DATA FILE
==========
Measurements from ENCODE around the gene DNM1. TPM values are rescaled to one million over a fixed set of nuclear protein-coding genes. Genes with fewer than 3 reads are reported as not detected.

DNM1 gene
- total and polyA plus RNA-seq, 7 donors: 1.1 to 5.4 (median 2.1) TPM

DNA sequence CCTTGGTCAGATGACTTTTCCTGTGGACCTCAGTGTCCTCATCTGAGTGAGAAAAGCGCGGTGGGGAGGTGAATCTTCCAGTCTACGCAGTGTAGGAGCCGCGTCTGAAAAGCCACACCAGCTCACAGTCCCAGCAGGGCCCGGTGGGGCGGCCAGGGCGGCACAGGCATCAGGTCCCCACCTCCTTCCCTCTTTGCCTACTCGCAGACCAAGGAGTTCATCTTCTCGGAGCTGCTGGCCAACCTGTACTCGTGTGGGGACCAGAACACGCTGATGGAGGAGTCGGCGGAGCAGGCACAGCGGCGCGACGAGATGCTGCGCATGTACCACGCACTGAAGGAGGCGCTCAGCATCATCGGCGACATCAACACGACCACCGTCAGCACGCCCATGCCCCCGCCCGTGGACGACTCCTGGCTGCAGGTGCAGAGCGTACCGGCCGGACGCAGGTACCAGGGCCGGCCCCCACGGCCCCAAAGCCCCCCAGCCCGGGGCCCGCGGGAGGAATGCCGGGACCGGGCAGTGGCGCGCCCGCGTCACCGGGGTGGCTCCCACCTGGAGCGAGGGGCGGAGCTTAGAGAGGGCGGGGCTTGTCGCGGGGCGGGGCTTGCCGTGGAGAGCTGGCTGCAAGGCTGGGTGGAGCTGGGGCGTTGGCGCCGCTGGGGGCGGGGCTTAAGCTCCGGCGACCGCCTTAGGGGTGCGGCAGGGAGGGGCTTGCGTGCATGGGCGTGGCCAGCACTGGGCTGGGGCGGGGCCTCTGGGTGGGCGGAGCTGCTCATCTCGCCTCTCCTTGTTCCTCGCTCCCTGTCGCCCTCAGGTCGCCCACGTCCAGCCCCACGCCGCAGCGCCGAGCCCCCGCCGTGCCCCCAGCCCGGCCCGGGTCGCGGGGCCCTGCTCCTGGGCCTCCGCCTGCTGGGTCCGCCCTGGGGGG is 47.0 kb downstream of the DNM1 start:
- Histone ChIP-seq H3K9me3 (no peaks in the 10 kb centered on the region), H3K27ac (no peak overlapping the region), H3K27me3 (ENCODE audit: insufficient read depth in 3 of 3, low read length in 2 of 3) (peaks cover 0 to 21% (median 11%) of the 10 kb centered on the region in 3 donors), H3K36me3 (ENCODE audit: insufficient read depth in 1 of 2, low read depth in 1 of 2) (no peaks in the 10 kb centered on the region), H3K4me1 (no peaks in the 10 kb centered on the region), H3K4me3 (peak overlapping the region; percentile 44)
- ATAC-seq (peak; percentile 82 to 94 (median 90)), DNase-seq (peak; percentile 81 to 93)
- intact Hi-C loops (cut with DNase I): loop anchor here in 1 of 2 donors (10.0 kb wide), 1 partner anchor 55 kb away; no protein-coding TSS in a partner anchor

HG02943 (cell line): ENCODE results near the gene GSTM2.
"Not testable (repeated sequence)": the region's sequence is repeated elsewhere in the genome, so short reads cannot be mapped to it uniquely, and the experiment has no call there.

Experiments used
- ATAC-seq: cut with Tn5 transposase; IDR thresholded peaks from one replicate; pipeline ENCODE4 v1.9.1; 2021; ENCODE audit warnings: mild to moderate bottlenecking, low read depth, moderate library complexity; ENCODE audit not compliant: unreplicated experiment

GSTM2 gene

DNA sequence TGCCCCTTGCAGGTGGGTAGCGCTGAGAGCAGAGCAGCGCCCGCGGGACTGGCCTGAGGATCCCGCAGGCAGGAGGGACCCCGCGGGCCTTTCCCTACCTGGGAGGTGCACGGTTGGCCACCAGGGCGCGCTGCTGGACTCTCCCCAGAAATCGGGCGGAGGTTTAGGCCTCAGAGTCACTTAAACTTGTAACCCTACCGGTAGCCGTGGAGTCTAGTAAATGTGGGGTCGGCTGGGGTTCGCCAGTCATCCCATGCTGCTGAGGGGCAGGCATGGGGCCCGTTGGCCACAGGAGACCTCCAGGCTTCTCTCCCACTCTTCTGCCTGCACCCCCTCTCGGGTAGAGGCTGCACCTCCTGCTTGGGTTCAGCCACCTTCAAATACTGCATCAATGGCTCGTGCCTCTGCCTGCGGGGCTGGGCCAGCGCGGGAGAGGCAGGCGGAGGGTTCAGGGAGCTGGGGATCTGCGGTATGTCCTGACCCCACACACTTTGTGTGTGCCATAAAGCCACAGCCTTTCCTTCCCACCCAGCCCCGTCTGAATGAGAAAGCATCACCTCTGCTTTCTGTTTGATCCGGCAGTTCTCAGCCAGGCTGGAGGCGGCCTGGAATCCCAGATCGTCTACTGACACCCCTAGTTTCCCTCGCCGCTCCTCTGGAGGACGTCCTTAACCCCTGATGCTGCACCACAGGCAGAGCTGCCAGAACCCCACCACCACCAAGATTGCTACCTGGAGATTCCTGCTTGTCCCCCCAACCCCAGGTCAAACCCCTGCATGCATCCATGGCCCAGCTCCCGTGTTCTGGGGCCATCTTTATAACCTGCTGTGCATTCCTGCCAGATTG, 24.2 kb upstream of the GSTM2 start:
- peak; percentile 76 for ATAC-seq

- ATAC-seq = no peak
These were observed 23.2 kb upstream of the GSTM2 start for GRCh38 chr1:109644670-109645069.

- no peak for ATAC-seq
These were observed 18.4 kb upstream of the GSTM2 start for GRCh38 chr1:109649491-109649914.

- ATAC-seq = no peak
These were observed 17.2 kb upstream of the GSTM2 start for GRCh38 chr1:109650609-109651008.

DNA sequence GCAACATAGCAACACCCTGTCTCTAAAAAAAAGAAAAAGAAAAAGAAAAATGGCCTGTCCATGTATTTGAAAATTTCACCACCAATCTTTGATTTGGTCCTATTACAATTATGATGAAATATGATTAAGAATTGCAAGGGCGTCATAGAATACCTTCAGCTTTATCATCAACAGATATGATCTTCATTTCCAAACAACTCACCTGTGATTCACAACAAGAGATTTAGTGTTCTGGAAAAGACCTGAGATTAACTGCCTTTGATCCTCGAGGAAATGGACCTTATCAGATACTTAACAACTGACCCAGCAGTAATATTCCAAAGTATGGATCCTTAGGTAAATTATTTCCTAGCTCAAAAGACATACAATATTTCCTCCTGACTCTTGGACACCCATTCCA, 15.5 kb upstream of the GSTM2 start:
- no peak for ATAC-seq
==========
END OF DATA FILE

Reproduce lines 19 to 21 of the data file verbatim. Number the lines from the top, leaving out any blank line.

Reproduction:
- ATAC-seq = no peak
These were observed 17.2 kb upstream of the GSTM2 start for GRCh38 chr1:109650609-109651008.

DNA sequence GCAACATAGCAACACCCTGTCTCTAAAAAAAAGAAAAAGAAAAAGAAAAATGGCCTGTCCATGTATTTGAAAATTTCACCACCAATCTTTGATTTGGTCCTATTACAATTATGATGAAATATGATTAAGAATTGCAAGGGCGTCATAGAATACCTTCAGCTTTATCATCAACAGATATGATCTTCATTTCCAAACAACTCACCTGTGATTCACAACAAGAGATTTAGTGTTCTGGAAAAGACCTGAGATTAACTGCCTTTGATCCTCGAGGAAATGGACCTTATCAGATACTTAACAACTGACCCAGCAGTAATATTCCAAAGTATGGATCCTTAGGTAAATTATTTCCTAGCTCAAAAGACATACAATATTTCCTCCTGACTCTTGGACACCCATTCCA, 15.5 kb upstream of the GSTM2 start: